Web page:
Taiwan Rescuers Race Against the Clock as Quake Toll Rises to 41

  • Rescuers bring in heavy machinery to speed up the search
  • Death toll climbs to 41 with more than 100 still missing

Rescue workers look for survivors in Tainan, on Feb. 9.

Photographer: Anthony Wallace/AFP/Getty Images

The death toll from Taiwan’s earthquake rose to 41 as rescuers mobilized heavy machinery Tuesday to dig through the rubble of collapsed high-rise buildings for survivors, in a race against the clock more than 72 hours after the temblor struck the island’s southwest.

Search efforts centered on a toppled 17-story residential tower in the city of Tainan from which more than 100 people remained missing, according to the local government. Rescuers combing the debris overnight found a 26-year-old mother holding her four-year-old son in her arms, both dead, according to the United Daily News.

About 103 of an estimated 300 or more people who lived in the high-rise were trapped when it crumbled, according to a statement on the southern city’s website. Efforts to dig through the rubble in the city that is home to chip-making suppliers to companies like Apple Inc., were hampered on Monday when authorities suspended the use of heavy machinery due to safety concerns.

“The use of heavy machinery is not to give up on those still waiting to be saved, but to open up new chances,” the local newspaper cited Tainan City Mayor Lai Ching-Te as saying.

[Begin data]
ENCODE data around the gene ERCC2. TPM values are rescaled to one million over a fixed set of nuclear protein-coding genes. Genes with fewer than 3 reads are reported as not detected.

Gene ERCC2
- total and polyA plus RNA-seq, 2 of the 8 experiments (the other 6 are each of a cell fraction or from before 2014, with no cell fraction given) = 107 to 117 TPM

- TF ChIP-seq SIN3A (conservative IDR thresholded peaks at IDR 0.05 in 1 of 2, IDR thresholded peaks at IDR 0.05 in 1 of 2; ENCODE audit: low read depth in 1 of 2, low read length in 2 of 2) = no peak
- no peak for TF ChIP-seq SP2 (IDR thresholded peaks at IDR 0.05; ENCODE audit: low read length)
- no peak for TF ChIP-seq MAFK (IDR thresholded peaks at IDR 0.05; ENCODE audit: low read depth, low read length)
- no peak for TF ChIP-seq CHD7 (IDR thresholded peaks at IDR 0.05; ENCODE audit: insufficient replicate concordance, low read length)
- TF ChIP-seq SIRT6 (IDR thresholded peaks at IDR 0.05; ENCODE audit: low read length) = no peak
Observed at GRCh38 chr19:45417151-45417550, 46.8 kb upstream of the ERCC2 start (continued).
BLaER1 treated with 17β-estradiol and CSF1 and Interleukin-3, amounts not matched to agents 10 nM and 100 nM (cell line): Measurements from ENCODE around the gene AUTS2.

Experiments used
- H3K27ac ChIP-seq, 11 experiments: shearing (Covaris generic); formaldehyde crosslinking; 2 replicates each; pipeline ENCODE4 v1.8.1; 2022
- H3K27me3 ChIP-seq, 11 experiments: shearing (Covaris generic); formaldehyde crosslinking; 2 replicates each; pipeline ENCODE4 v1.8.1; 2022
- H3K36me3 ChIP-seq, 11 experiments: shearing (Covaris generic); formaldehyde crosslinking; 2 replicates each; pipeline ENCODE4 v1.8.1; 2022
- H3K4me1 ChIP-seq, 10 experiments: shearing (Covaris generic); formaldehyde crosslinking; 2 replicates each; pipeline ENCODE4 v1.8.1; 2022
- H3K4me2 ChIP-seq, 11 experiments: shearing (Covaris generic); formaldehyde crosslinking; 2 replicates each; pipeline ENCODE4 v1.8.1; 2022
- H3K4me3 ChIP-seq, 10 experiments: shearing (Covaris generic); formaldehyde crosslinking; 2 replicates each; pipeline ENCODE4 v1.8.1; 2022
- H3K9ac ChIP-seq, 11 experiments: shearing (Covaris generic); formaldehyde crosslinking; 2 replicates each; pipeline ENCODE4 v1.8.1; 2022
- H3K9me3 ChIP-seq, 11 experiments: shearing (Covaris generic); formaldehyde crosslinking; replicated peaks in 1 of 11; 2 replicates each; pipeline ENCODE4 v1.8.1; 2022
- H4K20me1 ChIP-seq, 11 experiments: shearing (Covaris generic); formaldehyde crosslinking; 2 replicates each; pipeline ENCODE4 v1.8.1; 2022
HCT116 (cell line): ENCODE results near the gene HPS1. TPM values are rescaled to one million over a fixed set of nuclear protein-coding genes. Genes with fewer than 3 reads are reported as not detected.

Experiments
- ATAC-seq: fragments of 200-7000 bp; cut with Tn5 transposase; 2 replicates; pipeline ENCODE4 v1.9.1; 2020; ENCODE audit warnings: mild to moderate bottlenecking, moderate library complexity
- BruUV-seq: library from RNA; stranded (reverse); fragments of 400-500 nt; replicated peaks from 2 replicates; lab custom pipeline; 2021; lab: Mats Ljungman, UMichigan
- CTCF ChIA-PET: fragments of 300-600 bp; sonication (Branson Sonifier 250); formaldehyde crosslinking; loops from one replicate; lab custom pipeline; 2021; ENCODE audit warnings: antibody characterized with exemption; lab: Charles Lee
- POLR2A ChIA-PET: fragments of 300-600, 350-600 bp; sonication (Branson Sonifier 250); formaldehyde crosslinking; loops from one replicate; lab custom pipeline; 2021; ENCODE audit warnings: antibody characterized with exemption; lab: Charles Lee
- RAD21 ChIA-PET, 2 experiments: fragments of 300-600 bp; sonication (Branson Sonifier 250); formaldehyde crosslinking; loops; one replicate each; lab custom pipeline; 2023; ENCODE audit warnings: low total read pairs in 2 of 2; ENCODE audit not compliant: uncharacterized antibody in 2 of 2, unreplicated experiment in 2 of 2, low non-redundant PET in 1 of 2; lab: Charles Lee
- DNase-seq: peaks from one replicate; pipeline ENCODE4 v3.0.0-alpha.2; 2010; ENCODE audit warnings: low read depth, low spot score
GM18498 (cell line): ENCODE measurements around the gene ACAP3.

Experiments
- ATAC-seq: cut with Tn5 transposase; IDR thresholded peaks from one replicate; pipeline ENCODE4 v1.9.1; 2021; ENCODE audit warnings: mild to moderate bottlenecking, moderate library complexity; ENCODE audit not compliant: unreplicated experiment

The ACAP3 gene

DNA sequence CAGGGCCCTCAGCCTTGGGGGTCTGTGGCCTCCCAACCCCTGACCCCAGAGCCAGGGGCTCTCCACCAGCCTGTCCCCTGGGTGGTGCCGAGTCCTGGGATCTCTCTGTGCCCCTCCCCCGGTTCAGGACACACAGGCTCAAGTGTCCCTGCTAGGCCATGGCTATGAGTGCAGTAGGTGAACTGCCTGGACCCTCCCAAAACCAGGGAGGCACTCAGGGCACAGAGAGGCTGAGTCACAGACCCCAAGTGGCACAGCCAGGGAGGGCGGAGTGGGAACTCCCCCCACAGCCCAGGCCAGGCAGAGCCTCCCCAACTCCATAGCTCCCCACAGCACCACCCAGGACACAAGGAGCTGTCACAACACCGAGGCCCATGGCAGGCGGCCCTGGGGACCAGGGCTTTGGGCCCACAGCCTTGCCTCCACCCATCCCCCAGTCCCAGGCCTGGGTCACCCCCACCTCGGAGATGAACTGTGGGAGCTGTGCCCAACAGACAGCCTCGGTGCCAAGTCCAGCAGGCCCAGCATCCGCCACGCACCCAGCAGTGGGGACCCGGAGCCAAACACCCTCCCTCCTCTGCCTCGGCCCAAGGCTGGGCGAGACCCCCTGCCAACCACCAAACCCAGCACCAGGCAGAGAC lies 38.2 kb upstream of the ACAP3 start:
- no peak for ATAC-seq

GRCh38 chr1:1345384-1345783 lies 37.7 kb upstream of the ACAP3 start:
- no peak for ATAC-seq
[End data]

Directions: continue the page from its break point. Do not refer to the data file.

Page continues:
Disaster Struck

The 6.4-magnitude quake struck an area in the island’s southwest at 3:57 a.m. local time on Saturday and came at the start of the Lunar New Year holiday, a time when many people travel. The island’s fire agency said that more than 530 people were injured when nine buildings buckled during the temblor.

Taiwan is prone to quakes because it’s near the convergence of two tectonic plates -- the Philippine Sea Plate and Eurasia Plate. There have been about 79 quakes greater than 4.5 in the area since the beginning of last year, according to the U.S. Geological Survey.

The epicenter of Saturday’s temblor was in Kaohsiung, about 300 kilometers (185 miles) southwest of Taipei, at a depth of 16.7 kilometers, according to the Central Weather Bureau website. There were at least 40 aftershocks.

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